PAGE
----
While the cultural capital of the world lies only 30 miles to the east of Morristown, often the trip proves to be too much of a hassle, with the crush of traffic and the ever-escalating expense of gasoline, parking, and tolls.
In an effort to bring the city a little closer and nurture film lovers who happen to live in the burbs, Mark Ehrenkranz and his father Ira are kicking off the 16th season of the NY Film Critics Series tonight at inside on Speedwell Ave., in Morristown.
Ira, a former NJ film commissioner, and his son Mark, who has worked on both the creative and distribution side of the film and television industry, launched the series 16 years ago, first in Seacaucus, then later in Paramus.
The series, which opened on April 2 in Paramus, will run for the next eight weeks on Monday nights in Paramus and Wednesday nights in Morristown.
The series offers audiences an opportunity to view independent and little films prior to general release. Audiences also get to engage in a discussion with an actor or director or someone else associated with the film, moderated by a guest film critic.
The eight week-series which begins tonight, Wed. April 4, in Morristown, will run through May 23.
Tonight's film is 'Turn Me On, Dammit.' Guest John Howell will be interviewed by Alison Bailes, followed by a question and answer session with the audience.
Bailes is the film critic for More Magazine and a contributing critic for Ebert Presents at the movies on PBS. She also appears on NBC's Today Show as a film critic and industry reporter.
Turn Me On, Dammit, is described as a whimsical and refreshingly honest coming of age story about the blossoming sexuality of a teenage girl that won Best Screenplay at the Tribeca Film Festival and Best Debut Film at the Rome Film Festival.
In addition to Bailes, New York film critics hosting the series will include: Peter Travers of ABC-TV, CNN and Rolling Stone Magazine, and David Edelstein of CBS and New York Magazine.
Two special guests will be making an appearance in Morristown later in the series, Actress Kathleen Turner on May 2, who will discuss her role in 'The Perfect Family' and Chazz Palminteri on May 16, who will talk about his role in 'Mighty Fine.'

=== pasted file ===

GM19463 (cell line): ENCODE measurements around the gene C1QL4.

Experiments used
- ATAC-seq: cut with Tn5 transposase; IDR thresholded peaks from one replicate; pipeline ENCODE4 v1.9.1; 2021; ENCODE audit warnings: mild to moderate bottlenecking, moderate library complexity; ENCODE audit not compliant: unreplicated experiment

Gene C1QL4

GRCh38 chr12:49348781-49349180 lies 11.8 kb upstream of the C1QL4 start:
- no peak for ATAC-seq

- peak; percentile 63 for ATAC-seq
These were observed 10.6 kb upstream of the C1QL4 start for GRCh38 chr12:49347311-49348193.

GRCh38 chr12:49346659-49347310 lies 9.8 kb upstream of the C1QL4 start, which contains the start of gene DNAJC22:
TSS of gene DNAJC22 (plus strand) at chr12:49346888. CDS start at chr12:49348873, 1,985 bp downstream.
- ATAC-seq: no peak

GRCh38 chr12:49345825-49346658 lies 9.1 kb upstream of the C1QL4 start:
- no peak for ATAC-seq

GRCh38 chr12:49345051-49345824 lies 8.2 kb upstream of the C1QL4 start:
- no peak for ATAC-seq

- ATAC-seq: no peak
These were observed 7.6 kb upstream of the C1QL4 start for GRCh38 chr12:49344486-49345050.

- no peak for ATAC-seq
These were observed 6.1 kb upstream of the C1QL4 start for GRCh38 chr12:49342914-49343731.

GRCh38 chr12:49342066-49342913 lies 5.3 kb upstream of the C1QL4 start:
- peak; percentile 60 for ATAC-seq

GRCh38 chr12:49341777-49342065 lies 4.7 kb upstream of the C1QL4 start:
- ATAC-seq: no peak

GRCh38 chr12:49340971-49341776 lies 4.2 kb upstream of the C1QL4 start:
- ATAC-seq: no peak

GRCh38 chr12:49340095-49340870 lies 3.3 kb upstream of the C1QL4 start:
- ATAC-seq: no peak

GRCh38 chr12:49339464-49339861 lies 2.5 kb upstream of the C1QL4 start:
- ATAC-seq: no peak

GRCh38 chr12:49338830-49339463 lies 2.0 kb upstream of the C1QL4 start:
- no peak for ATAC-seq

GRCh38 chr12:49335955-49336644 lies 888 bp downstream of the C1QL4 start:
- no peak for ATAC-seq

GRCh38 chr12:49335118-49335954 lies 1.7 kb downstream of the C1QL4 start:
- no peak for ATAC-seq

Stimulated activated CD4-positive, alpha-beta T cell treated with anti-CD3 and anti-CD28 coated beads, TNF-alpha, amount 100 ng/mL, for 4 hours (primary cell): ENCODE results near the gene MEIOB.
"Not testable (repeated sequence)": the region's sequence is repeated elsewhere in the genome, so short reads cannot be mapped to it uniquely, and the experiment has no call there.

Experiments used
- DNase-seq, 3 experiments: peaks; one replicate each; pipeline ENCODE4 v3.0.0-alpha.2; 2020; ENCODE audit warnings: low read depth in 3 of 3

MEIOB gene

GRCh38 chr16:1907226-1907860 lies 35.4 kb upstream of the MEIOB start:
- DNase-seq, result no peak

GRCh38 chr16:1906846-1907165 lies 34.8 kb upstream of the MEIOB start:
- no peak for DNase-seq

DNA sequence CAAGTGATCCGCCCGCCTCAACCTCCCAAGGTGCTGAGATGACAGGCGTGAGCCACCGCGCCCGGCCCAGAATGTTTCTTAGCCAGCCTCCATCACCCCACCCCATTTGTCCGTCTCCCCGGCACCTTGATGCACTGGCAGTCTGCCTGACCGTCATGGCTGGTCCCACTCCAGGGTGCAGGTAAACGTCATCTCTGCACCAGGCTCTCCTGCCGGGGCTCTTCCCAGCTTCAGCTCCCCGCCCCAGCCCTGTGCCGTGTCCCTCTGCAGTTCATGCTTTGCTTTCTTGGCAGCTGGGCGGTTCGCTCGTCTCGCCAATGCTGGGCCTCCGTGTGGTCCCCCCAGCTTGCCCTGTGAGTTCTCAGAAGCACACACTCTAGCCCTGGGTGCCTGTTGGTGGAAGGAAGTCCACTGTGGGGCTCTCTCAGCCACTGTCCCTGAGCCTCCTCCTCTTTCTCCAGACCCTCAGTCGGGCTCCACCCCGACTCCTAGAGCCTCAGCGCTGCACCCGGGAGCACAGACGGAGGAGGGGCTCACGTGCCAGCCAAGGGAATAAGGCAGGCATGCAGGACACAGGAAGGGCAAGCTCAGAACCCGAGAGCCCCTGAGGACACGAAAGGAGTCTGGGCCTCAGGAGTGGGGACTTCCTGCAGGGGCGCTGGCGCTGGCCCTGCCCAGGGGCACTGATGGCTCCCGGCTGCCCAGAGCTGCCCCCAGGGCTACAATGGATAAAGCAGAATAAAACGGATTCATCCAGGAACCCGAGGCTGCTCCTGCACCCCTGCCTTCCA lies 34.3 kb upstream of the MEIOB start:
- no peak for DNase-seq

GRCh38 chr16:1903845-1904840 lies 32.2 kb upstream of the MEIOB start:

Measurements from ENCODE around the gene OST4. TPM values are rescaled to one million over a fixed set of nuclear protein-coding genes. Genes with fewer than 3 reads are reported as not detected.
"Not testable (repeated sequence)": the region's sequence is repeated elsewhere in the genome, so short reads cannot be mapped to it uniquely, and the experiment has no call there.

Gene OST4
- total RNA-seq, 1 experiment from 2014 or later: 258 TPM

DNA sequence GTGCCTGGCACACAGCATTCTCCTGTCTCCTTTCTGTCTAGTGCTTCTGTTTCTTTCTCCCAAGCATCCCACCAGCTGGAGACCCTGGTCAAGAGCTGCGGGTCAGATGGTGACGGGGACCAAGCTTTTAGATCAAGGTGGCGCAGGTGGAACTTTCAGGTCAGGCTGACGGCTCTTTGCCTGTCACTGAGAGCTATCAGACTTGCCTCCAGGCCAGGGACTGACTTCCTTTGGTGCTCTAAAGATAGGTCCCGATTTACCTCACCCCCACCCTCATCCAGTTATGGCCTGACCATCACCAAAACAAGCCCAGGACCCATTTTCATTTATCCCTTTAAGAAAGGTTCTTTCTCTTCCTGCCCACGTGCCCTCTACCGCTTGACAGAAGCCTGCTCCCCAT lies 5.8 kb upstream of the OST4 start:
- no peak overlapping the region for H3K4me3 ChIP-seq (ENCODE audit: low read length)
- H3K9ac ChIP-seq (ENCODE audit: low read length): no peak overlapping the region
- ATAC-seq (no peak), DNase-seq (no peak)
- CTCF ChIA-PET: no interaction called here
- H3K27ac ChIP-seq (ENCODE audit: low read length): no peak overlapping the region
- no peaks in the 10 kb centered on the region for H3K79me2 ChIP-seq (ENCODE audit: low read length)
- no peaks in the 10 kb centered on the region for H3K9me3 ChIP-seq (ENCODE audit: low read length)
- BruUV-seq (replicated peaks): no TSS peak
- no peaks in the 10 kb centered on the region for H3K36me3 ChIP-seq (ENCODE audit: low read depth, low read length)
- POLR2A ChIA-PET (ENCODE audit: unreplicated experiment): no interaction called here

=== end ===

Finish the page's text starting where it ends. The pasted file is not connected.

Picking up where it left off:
The Perfect Family centers upon a suburban mother and devout Catholic, Eileen Cleary, who has always kept up appearances. But when she makes a run for the much coveted title of Catholic Woman of the Year at her local parish, she is faced with having to introduce her nonconformist family she has been glossing over for years to the board of directors for their seal of approval.
On May 16, Palminteri will discuss his role in Mighty Fine, in which Andie MacDowell co-stars. The story takes place in the 1970s. Joe Fine is a charismatic, high-spirited man who relocates his family including his wife Stella, a Holocaust survivor, and daughters Nathalie and Maddie, from Brooklyn to New Orleans, in search of a better life.
Ira Ehrenkranz said his love of film began when he was a kid and he and his wife of 55 years have frequented all of the similar film critic’s series in New York City.
But in addition to his love of film, he enjoys working with his son to bring culture and community to the other side of the river.
"We show more of the niche, independent films—the films you won't see in the local multiplex theater," he said.
"What also makes this series very different from similar events in New York, is that our guests get to pick up a microphone and interact with the film critics, actors and directors, so they really have a chance to participate in the process,” Ira said.
"I've been able to view films such as Black Swan, Slum Dog Millionaires, Little Miss Sunshine and The Kings Speech, weeks and months before the films were released to the general public," said Barry Goffin, a 25-year resident of Morristown.
Goffin said he not only loves the fact that he gets to preview the films before everyone else, but he thoroughly enjoys the discussion afterward.
"After you've listened to a number of other opinions, you get to appreciate the film on a whole other level. You gain many more insights into the film," Goffin said.
Mark Ehrenkranz said his father has helped to create a feeling of a small film club by getting to know everyone who signs up and greeting members at the door.
Mark, who initially worked as a producer and director on programs for NBC and USA Network crossed over to the distribution side of the business for the second half of his career.
He said he is now beginning to produce again and has several small films in development. He is also exploring the possibility of launching a film production studio in the Morristown area.
Ira echoes the sentiments of his son and in addition sees film and television as a powerful lifeline for the state's economy.
“For the run of the Sopranos, the show brought $60 million into the state,” Ira said.
Registration for the series is by phone and payment is made only by check at this time.
A membership for the full eight weeks is $229, and for six weeks is $199. In addition there is a $20 one-time registration fee. Passes to either location allow members to attend both venues.